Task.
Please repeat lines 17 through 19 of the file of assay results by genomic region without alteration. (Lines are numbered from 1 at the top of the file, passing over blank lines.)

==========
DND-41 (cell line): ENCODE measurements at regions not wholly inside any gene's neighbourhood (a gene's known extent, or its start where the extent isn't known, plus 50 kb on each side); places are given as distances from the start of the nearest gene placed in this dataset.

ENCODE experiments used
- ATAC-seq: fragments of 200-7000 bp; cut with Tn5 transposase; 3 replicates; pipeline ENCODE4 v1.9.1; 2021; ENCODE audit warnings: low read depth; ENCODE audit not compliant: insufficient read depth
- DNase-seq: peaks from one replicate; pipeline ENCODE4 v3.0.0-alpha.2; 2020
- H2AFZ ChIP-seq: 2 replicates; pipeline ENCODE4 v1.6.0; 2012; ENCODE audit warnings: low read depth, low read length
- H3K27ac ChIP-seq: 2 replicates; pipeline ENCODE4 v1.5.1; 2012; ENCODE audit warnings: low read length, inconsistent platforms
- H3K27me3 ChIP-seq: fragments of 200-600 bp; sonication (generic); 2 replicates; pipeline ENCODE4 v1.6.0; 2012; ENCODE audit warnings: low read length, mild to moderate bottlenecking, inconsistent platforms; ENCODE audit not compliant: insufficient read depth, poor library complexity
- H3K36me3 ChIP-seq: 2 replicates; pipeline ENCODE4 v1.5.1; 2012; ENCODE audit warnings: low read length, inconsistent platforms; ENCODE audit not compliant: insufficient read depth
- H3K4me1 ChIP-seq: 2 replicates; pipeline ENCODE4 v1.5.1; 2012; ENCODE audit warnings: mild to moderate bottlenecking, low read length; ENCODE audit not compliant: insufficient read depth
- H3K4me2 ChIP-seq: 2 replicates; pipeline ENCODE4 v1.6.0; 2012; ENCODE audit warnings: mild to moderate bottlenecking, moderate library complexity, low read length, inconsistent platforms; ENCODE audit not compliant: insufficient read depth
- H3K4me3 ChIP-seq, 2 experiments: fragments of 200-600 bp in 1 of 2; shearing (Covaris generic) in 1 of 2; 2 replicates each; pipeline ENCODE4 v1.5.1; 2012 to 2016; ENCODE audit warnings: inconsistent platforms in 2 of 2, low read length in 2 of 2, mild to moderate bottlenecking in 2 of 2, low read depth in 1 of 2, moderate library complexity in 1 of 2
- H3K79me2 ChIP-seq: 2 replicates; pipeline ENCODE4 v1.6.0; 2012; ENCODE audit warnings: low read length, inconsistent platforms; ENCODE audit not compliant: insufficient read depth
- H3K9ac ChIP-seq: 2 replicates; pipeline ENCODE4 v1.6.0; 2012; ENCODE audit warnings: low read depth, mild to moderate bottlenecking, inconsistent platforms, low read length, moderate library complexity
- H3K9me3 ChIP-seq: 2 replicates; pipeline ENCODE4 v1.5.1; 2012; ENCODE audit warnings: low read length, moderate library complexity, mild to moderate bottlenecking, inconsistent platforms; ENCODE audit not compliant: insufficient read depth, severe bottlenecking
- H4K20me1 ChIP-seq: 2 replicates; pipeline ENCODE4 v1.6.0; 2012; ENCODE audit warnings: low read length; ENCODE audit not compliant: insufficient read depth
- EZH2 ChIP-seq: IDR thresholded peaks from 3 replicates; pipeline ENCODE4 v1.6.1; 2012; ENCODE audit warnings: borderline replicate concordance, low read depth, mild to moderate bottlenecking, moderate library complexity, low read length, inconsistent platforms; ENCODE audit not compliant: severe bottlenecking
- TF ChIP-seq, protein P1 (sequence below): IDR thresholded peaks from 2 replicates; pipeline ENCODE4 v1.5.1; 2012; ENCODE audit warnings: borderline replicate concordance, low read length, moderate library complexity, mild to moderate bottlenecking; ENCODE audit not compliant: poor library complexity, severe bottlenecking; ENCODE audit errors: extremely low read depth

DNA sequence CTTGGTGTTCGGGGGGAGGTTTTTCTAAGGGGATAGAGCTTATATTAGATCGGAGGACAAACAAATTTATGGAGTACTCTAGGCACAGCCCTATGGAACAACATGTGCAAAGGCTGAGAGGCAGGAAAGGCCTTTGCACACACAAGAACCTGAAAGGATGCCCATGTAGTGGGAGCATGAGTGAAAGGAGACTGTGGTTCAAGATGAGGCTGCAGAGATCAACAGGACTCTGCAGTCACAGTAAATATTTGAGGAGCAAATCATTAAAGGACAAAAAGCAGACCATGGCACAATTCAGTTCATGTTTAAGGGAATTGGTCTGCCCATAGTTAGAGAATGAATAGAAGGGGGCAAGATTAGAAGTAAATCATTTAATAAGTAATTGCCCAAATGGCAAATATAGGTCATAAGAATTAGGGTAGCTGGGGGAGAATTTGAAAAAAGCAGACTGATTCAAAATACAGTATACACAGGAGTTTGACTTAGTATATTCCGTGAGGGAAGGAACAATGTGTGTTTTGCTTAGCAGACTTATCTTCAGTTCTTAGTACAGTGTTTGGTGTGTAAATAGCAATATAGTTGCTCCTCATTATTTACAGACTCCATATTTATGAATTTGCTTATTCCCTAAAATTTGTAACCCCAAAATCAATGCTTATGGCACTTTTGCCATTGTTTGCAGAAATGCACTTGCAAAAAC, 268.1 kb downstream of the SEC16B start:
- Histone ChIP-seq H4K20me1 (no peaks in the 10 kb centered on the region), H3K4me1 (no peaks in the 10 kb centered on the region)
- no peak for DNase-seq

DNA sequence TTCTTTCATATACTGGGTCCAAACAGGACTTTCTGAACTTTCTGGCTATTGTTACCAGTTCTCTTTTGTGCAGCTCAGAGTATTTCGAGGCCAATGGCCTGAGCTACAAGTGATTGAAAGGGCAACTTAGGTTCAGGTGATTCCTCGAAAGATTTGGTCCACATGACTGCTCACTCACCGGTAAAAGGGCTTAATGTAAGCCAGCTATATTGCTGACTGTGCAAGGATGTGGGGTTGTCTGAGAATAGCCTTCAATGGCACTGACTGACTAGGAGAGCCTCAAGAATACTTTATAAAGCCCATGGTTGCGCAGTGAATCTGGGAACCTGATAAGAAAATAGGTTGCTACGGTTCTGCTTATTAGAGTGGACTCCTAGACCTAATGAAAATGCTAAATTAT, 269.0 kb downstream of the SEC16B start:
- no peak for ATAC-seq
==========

- TF ChIP-seq, protein P1 (sequence below): IDR thresholded peaks from 2 replicates; pipeline ENCODE4 v1.5.1; 2012; ENCODE audit warnings: borderline replicate concordance, low read length, moderate library complexity, mild to moderate bottlenecking; ENCODE audit not compliant: poor library complexity, severe bottlenecking; ENCODE audit errors: extremely low read depth

DNA sequence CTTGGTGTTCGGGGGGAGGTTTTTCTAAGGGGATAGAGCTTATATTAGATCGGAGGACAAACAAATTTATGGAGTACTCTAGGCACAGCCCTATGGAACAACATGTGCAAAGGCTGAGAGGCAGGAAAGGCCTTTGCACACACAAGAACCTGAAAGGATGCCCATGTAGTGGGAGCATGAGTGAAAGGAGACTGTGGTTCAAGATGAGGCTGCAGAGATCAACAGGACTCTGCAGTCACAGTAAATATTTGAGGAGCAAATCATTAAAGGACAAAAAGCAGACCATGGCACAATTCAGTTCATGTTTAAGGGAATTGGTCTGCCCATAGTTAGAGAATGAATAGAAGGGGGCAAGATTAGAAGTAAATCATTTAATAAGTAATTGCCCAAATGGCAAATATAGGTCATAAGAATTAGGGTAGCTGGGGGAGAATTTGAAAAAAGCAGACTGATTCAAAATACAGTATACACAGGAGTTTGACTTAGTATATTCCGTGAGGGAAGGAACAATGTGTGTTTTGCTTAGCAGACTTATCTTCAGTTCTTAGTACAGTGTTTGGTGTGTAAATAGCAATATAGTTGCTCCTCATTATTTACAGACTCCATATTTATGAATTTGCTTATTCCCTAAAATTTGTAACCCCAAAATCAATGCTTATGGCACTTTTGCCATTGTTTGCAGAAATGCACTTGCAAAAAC, 268.1 kb downstream of the SEC16B start:
- Histone ChIP-seq H4K20me1 (no peaks in the 10 kb centered on the region), H3K4me1 (no peaks in the 10 kb centered on the region)